It is "under" the CJEU in the same way as the English courts and UK Supreme Court are at present. Are you suggesting that the English Court are EU courts even when deciding on national law. Do you consider the Miller Art 50 judgement to be the work of an "EU" court. Seems a strange catogorisation to me.

  12. Reading all of this reminds me of the final scene of "The Bridge On The River Kwai".

    "Madness......just madness!"

    The Brits have been painstakingly building this folly for many years and now someone else on their own side (the British public) has put a bomb under it, at the eleventh hour, just before the grand opening.

    The last thing anyone needs is for the train to leave the station and make its way on to the bridge....

  13. I always like to remark that according to Art. 1 the UPC not only shall be a court common to EU Member States (only, of course), but also that it is subject to the same obligations under Union law as ANY national court of the Contracting Member States, which means that by ratifying this agreement the UK confirms in writing that ALL UK national courts shall be subject to EU law.

  14. @Anon 4 April, 16:37

    Are you being serious? If so, then your comments remind me of crime in a multi-story car park - just wrong on so many levels. (Credit to Tim Vine for that one.)

    Take a(nother) look at the CJEU's Opinion 1/09. An interesting paragraph of that Opinion is as follows.
    "It must be emphasised that the situation of the PC envisaged by the draft agreement would differ from that of the Benelux Court of Justice which was the subject of Case C 337/95 Parfums Christian Dior [1997] ECR I 6013, paragraphs 21 to 23. Since the Benelux Court is a court common to a number of Member States, situated, consequently, within the judicial system of the European Union, its decisions are subject to mechanisms capable of ensuring the full effectiveness of the rules of the European Union".

    So let's get this straight. A mere "legal fiction" of the UPC being "a court common to a number of Member States" is not enough. Instead, the character of the court must be such that "its decisions are subject to mechanisms capable of ensuring the full effectiveness of the rules of the European Union". For the UPC post-Brexit, the only phrase that springs to mind is "epic fail" when it comes to this criterion.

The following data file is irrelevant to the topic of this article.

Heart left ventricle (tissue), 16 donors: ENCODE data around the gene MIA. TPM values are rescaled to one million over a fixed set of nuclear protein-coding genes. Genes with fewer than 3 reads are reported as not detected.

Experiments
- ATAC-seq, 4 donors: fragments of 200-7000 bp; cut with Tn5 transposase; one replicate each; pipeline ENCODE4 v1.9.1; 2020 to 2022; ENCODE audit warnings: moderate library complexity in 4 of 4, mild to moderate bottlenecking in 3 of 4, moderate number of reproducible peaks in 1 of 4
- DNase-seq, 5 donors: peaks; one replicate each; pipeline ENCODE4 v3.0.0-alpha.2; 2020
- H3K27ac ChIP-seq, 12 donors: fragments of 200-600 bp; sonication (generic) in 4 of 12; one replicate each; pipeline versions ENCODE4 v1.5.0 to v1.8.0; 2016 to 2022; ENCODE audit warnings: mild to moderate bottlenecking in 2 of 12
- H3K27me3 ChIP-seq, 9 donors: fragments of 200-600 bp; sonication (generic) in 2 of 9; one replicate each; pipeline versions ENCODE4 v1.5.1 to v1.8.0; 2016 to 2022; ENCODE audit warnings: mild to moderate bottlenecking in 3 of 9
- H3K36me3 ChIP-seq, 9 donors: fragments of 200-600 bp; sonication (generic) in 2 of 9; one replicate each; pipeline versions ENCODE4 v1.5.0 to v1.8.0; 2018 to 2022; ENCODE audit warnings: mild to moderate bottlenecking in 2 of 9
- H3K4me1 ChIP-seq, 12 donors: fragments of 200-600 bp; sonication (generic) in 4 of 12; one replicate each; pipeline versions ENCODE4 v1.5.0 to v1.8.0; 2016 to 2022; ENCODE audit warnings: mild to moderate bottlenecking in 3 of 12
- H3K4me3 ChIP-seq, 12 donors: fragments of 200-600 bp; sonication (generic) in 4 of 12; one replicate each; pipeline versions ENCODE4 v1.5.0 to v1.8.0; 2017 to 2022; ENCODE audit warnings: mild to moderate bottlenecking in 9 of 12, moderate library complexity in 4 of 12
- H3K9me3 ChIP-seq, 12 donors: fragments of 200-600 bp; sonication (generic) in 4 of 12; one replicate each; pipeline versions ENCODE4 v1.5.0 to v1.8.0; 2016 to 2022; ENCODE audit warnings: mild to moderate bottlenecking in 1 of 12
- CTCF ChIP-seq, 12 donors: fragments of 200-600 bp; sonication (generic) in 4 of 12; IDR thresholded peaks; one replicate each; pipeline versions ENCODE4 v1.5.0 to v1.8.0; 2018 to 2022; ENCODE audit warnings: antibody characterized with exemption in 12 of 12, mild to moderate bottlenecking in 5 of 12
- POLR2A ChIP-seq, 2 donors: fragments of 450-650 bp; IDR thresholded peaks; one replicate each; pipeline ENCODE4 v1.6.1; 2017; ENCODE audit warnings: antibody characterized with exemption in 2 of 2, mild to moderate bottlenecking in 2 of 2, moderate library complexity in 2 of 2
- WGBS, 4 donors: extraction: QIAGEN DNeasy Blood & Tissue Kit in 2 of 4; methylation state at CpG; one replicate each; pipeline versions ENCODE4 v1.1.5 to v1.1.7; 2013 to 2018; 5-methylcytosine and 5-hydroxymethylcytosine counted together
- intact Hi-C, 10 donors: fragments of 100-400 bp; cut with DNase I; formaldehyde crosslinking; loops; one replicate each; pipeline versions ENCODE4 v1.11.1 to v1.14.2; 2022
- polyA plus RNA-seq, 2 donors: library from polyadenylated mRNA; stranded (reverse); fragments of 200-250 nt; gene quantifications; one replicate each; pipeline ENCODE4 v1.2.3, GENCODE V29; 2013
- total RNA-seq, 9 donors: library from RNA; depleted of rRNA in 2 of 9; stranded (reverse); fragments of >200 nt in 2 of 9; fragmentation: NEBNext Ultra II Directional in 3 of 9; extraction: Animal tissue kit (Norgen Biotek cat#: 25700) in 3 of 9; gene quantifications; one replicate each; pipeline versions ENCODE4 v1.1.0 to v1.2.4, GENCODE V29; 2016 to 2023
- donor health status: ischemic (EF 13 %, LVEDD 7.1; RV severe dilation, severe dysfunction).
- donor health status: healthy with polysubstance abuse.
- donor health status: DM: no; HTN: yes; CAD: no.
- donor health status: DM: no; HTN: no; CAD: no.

And think again about Article 5(3) of the UPR. Are you really so sure that it will be that simple? Have you appreciated how the differing constitutional arrangements of the Participating Member States will lead to variations in the extent to which the provisions of the UPC Agreement are incorporated into national law? I thought not.

  15. The UPC is new, big, fast, powerful and expensive like the Titanic

  16. "The other point is that national patent law will be unaffected, and no patentee is required to use the UPC, or seek a unitary patent."

    No, but any technical activity in the UK is within its jurisdiction to determine whether or not the activity is legal, and it will have to apply the jurisprudence of the CJEU, not the UKSC in so doing. It will have to power to compel compensation to be paid to another entity if not, following that law. So, in the languages of the media, "British businesses and individuals remain subject to jurisdiction of an EU court." Can't see this flying politically, once Percy the Plumber starts getting threats of UPC litigation in respect of allegedly infringing fixtures or spare parts ordered and supplied from China.

  17. "Dear UK lawyers, the reality is that Brexit has thrown you out of a system you hoped to make a lot of money with. It is sad for you, but unavoidable and any contortions trying to be in with being in are in vain. "

    I believe this comment contains the problem with the UPC, but only points it out in respect of UK lawyers. The problem, irrespective of Brexit, is that this is a lawyer-led white elephant.

  18. @Anon 5 April, 09:32
    "The problem, irrespective of Brexit, is that this is a lawyer-led white elephant".

    Whilst I suspect that it may be correct to say that the UPC was started by lawyers, I am not 100% sure that they remain in the driving seat.

    UK private practice lawyers (other than suitably qualified patent attorneys) are unlikely to have rights of audience before the UPC post-Brexit... though no doubt there will be lobbying aimed at UK solicitors and barristers being granted such rights.

    Also, I have not met an "in-house" attorney yet who is a real fan of the UPC. Witness, for example, the position advocated by the IP Federation (ie don't ratify until we're sure how this can all work post-Brexit).

    I will concede that some UK patent attorneys are (as individuals) quite pro-UPC, but I have met many who are not... and many more who do not really have strong views either way. I will also concede that (for reasons that I cannot quite fathom), CIPA has been lobbying for the UK to press ahead with ratification. However, I have reason to believe that this is not why the project is going ahead.

    From what I have observed, the principal reason behind the Member States pressing ahead with the UPC (despite the hugely unwelcome extra dollop of uncertainty that this will bring for European industries) is the "political capitol" that has been invested in the project.